In this interview with FEMI IBIROGBA, Head, Agro-Economy Desk, DR OLAYIWOLA OLUBAMIWA, the Director/Chief Executive of the Cocoa Research Institute of Nigeria (CRIN), Ibadan, Oyo State, (with the mandate covering cocoa, cashew, coffee, kola and tea) explains the challenges of cash crop production, especially cocoa, to include absence of a board and poor value chain development. He equally suggests a number of solutions to transform the sector for real economic diversification.
• Institute lists challenges, says tissue culture tech to revolutionise seedling production
Cocoa production has remained abysmally low, lower than what Ghana and Cote d’Ivoire produce. What are the challenges? How can they be overcome?
Nigeria’s current annual cocoa production is put at 367,000 tonnes annually. Comparatively, Cote d’Ivoire produces 1.48 million tonnes. Ghana’s output is 834,000 tonnes.
The comparatively poor production level of cocoa in Nigeria is due to many factors. Major among these is the non-existence of cocoa commodity board. The erstwhile Cocoa Board was scrapped in 1987. Things have never been the same since. Nigeria was second world producer until the early 70s. Nigeria’s production declined from 420,000 tonnes in the 1960s to 170,000 tonnes in 1999.
With the efforts of the National Cocoa Development Committee (NCDC), production moved from 170,000 tonnes in 1999 to around 350,000 in 2006. Present production level is 367,000, bringing Nigeria to the fourth global position. Nigeria cannot run away from the issue of a coordinating body if it wants to move forward.
Cote d’Ivoire and Ghana which did not abolish their coordinating bodies produce multiple times of Nigeria’s output. The story does not end there. Ghana’s cocoa is rated prime because of the quality.
The existence of Ghana Cocoa Board is vastly responsible for this. Secondly, Nigerian cocoa trees and farmers are old. The age brackets of the two are the same, over an average of 50 years. The NCDC and the Cocoa Transformation Agenda (CoCTA) did a lot of rehabilitation of old trees but the efforts need to be beefed up. Replanting is also germane if we are serious at moving forward. Here, I wish to sound a serious note of warning. Our aspiration to match up to the production levels of Cote d’Ivoire and Ghana will remain a wishful thinking unless we do the needful.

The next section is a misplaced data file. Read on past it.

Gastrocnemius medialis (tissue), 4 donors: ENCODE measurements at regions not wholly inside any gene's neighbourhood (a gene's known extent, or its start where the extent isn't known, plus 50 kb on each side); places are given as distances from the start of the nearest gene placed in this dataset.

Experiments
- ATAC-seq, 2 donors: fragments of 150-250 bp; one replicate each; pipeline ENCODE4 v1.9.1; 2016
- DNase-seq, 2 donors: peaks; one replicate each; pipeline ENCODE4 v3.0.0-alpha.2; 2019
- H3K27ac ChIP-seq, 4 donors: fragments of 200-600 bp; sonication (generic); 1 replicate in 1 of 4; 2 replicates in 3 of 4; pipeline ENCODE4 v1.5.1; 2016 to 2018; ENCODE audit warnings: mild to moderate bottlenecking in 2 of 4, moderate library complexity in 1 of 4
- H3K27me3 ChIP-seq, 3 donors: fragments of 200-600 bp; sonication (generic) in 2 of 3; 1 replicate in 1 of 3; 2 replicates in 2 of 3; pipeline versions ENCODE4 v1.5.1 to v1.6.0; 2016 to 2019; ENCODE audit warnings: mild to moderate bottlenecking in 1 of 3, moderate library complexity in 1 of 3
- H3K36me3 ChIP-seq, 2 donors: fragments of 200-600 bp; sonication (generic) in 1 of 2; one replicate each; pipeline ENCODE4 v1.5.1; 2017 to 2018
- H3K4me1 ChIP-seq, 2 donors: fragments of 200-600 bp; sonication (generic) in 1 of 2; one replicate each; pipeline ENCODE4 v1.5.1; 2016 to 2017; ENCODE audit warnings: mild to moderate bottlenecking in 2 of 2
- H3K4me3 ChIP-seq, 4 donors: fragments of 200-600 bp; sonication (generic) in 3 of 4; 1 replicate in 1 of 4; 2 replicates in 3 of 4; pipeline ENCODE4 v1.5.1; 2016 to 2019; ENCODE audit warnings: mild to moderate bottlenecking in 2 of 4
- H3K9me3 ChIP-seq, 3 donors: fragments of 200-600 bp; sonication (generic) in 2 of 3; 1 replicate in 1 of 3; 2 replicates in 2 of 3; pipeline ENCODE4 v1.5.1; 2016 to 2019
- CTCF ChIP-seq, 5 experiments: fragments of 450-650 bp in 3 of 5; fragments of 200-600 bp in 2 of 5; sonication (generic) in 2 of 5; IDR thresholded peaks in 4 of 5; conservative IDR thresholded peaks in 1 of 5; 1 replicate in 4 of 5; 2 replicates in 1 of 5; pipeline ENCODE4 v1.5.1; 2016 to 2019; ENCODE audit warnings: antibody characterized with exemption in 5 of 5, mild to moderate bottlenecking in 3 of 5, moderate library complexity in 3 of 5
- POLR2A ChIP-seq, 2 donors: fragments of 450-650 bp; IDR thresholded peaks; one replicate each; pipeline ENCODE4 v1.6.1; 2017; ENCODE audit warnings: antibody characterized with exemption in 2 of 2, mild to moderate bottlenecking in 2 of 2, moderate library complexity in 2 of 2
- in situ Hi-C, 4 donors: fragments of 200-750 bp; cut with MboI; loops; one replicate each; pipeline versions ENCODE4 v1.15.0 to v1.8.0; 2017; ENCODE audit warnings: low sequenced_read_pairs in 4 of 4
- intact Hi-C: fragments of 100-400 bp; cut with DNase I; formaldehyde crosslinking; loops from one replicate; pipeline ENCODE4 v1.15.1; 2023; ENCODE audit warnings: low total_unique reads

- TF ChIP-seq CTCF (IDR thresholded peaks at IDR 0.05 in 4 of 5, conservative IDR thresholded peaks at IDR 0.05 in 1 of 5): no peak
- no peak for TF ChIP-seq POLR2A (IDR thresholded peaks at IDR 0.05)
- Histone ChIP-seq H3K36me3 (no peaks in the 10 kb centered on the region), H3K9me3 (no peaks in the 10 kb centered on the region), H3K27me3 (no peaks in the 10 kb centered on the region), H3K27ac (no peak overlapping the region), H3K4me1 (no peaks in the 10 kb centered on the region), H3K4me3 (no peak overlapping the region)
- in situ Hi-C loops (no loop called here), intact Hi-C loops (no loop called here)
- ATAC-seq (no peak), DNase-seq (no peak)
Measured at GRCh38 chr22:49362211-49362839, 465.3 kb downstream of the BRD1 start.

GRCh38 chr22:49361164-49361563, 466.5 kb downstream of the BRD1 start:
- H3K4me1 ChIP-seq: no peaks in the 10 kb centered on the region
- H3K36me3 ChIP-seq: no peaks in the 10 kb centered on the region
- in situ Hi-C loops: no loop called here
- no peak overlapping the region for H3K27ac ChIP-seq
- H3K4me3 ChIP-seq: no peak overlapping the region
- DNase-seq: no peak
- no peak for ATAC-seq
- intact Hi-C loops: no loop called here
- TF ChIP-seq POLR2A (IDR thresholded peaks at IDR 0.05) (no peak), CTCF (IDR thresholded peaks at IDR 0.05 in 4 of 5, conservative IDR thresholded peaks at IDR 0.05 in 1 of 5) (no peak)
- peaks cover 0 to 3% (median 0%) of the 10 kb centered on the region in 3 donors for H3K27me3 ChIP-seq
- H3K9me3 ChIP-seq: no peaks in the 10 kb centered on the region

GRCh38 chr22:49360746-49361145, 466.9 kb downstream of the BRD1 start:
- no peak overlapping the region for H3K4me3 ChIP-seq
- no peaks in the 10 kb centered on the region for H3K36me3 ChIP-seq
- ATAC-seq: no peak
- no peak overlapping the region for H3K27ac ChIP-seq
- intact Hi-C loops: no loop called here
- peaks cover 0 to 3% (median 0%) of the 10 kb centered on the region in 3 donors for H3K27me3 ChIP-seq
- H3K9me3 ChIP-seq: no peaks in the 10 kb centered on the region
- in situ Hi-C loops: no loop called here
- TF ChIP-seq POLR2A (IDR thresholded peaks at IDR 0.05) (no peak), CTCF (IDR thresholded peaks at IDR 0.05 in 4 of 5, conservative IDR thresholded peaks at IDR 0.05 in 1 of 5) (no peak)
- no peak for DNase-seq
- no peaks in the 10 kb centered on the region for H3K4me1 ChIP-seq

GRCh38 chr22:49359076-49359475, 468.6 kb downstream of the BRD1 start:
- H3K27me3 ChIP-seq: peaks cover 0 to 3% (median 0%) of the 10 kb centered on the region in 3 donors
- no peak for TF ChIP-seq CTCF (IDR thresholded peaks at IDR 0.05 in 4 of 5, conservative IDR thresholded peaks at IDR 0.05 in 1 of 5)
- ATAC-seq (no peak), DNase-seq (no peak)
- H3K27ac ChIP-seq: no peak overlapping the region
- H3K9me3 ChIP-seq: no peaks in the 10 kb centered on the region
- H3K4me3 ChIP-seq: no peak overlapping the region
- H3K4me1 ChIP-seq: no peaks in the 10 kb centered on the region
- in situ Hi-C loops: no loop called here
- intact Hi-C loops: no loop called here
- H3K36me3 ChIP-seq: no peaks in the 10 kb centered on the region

CRIN has developed improved and early maturing varieties (TC1-8) that can transform our production level. The varieties yield some three to five times (1.5-2.0 tonnes per ha). The old materials in use by our farmers yield 300–400 kg per ha. In essence, with higher productivity and great tolerance to diseases, the TC1-8 is the wand in our hands. However, there is a big gap between having these materials in our hands and having them practically on Nigeria’s cocoa farms.
The conventional propagation method of nursery production of the seedlings cannot translate to much productivity in decades. For instance, an injection of 10 million seedlings yearly will add just 13,500 tonnes yearly after the initial two-three years. We have to move to tissue culture production.
Tens of millions of mini-sets can be produced if CRIN has embryogenesis equipment. We need some N70 millon for this. The federal government will be plowing aright if we’re thus enabled to procure the equipment for CRIN. Until this is done, we cannot achieve much.
Thirdly, there is need to urgently do something about the old age of cocoa farmers. Though some youths have come into cocoa production, the in-flow is low and slow. We at CRIN have a suggestion. The nation should consider establishing a Cocoa School at CRIN. The plantations and planting materials are here. We also have the experts. The different departments – Entomology, Breeding, Pathology, Agronomy, Soil and Plant Nutrition, Product Utilisation, Economics and Extension, etc., are on ground. The school will train participants full time for one to two years on the A-Z of cocoa production. As a means of Youth Employment Drive, the school fees should be greatly discounted. Our willing young graduates can be started on this programme. The graduates should be assisted by the state governments on land issue, while a designated loan strategy should be put in place.
Furthermore, fertilizer usage is limited on Nigeria cocoa farms. Research studies have proven the worth of fertilizer for cocoa productivity. Fortunately and timely too, Nigeria, through the efforts of some private sector partners, is currently studying the design of appropriate fertilizer for cocoa in Nigeria. The formulation will vary from place to place. The programme is at an advanced stage.